Determining the mechanism by which highly effective, broadly neutralising antibodies are generated

Lead Research Organisation: University of Leeds
Department Name: Sch of Molecular & Cellular Biology


A major strategy used by pathogens to evade the host immune system is to frequently alter epitopes on their surface proteins. Consequently, new vaccines against common viruses are required every year and the risk of major pandemics is significant. An excellent way for hosts to combat these constantly changing epitopes is to raise broadly neutralising antibodies. These antibodies recognise conserved functional regions of surface proteins and thus offer long term protection against a given pathogen. Whilst humans can generate broadly neutralising antibodies against chronic infections such as malaria, this often takes more than five years and is only apparent in 5-10% of the chronically infected population. Cattle, on the other hand, generate broadly neutralising antibodies against highly evasive pathogens such as HIV within 6 weeks. This project aims to understand the molecular mechanism by which cattle generate broadly neutralising antibodies so efficiently. This has major health and wealth implications: By harnessing the mechanism used by cattle, this pathway could be enhanced in other organisms to enable the production of humanised broadly neutralising antibodies for therapeutic purposes. Moreover, it could allow development of more reliable antibodies for research purposes.

A common feature of broadly neutralising antibody genes is the insertion of a piece of DNA precisely into the variable exon. This increases the length of complementarity determining region 3 (CDR3) of the protein, allowing the antibody to "reach" the conserved regions of pathogen proteins. In humans, these inserted sequences appear to originate from transcribed regions but the origin in cattle, as well as the mechanism of insertion, remains unknown. Cattle must be exposed to antigen before sequence insertion occurs. Following insertion, the sequences become extensively mutated to generate increased antibody diversity. Therefore, to understand the molecular mechanism by which broadly neutralising antibodies are produced, this project will firstly determine the origin of the sequences that are inserted into the antibody genes using a combination of cloning, next generation sequencing and bioinformatics techniques.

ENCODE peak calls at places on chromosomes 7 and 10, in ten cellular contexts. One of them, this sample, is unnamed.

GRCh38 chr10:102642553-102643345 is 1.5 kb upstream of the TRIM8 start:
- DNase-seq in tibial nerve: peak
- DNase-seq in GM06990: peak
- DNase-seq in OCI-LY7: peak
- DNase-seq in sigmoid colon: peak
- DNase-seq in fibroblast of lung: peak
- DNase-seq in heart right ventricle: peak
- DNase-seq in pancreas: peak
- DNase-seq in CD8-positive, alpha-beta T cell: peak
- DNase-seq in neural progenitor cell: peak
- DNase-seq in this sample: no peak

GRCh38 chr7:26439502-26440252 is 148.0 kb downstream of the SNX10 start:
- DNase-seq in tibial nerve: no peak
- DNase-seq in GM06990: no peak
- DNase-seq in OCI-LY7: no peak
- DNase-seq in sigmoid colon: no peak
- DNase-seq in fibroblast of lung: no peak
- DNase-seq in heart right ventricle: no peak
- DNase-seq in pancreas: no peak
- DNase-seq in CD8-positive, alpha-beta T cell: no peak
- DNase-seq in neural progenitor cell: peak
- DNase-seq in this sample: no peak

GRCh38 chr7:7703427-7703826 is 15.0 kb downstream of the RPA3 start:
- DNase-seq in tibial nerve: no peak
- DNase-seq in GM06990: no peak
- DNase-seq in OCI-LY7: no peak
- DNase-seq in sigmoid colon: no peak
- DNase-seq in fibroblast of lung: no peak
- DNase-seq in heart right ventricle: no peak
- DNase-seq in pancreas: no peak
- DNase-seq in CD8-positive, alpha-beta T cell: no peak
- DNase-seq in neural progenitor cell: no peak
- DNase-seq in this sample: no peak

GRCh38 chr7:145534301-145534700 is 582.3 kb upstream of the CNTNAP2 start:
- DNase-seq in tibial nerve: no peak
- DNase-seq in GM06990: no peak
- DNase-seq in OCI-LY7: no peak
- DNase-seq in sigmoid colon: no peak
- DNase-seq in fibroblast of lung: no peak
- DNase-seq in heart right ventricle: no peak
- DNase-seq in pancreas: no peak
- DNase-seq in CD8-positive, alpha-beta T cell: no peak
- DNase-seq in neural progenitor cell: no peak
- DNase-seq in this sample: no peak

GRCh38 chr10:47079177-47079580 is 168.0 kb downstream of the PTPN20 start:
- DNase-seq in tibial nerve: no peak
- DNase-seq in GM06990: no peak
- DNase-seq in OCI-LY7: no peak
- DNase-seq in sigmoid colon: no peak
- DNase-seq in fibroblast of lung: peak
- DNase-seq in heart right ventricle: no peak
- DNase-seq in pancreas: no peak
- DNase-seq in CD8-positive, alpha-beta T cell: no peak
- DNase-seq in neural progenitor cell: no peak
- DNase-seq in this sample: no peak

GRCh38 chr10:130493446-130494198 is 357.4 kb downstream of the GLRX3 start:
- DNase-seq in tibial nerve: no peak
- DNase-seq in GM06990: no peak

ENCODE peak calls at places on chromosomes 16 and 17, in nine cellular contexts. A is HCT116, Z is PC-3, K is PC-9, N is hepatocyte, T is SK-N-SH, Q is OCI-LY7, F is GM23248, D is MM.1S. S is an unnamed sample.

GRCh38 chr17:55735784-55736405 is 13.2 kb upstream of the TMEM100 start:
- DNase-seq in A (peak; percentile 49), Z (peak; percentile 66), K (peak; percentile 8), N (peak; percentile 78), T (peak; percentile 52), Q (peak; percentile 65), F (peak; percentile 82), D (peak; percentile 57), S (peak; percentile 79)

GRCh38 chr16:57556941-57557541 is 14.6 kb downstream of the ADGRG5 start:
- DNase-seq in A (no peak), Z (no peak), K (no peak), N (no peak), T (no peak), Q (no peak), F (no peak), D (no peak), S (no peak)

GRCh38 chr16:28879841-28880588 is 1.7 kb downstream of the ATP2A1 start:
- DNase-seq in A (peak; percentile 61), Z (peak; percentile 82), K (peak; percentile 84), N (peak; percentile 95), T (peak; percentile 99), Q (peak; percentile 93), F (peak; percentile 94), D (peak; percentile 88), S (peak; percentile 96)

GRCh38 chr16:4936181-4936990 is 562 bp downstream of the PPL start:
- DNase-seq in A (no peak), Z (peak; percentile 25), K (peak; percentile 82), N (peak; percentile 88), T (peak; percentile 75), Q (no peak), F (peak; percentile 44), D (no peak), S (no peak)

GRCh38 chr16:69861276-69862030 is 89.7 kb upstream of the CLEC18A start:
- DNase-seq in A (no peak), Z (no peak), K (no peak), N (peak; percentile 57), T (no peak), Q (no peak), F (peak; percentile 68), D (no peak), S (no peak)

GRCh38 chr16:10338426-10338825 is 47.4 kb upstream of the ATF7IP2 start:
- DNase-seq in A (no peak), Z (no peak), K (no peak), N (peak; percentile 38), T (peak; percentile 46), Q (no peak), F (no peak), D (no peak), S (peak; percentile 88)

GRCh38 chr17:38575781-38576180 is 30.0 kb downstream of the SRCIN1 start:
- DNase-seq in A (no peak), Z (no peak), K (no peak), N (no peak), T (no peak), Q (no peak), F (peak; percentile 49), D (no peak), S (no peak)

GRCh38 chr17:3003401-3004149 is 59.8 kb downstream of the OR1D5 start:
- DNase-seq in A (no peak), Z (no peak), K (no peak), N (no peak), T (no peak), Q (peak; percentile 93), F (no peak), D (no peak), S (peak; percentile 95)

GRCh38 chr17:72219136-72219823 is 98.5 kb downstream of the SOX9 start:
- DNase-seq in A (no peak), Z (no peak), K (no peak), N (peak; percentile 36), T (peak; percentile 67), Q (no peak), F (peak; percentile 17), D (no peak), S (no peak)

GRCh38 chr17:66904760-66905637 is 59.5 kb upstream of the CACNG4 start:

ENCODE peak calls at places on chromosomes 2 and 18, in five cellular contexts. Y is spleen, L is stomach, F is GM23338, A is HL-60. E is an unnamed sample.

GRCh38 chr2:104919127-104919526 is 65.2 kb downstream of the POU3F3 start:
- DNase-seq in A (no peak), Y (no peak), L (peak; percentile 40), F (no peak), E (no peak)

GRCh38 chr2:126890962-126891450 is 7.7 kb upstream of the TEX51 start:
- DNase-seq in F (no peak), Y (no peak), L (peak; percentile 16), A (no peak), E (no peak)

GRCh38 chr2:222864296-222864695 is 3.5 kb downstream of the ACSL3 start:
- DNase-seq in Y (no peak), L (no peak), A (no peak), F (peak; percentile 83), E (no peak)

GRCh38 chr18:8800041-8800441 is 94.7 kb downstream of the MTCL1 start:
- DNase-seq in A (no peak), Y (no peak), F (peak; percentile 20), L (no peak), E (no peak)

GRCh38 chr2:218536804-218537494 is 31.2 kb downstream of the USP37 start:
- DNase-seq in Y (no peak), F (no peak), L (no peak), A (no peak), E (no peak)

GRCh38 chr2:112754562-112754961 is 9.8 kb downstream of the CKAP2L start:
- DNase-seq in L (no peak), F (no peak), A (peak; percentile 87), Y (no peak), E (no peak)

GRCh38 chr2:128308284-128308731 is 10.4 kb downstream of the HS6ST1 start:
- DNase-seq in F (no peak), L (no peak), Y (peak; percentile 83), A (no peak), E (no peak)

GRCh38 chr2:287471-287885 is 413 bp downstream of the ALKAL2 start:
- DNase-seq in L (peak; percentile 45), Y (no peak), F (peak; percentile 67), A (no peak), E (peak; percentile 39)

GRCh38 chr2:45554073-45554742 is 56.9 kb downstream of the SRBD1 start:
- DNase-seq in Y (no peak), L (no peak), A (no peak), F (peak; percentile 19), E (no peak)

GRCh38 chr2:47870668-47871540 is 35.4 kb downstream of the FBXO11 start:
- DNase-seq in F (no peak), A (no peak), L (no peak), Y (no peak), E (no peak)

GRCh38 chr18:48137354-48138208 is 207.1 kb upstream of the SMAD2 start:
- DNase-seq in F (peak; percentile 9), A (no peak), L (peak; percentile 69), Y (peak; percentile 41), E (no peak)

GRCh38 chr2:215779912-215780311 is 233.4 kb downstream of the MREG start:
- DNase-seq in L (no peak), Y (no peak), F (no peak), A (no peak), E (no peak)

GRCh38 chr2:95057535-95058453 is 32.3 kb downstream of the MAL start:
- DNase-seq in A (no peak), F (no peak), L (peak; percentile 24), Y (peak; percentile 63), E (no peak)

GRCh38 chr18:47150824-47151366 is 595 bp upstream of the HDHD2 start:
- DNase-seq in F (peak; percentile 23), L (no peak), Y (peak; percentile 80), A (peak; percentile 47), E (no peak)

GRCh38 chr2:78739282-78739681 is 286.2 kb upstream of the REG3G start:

Next, it will examine the cell type(s) in which insertion into the antibody gene occurs. Antibody genes are generated via V(D)J recombination in pro-B cells in the bone marrow and become further modified in germinal centres of lymph nodes. The cell type(s) in which inserts occur will be investigated using available bovine antibodies and flow cytometry, together with molecular cloning techniques.

Thirdly, it will thoroughly investigate the mechanism of DNA insertion. A favoured hypothesis is that RNA is inserted into DNA breaks that is then reverse transcribed during DNA repair. This mechanism will be extensively investigated using available bovine B cell lines, followed by verification in primary cells. Specifically, expression of relevant enzymes will be examined using qPCR and the ability of exogenously added RNAs to be inserted and reverse transcribed will be examined using cell culture and molecular biology techniques.

Finally, the project will investigate how the high level of somatic hypermutation occurs to further diversify these broadly neutralising antibodies. Specifically, it will ask how AID is targeted so readily to antibody genes with the long CDR3.

Together, these studies will lay the groundwork for producing humanised broadly neutralising antibodies in mouse cells, which has immense therapeutic potential.


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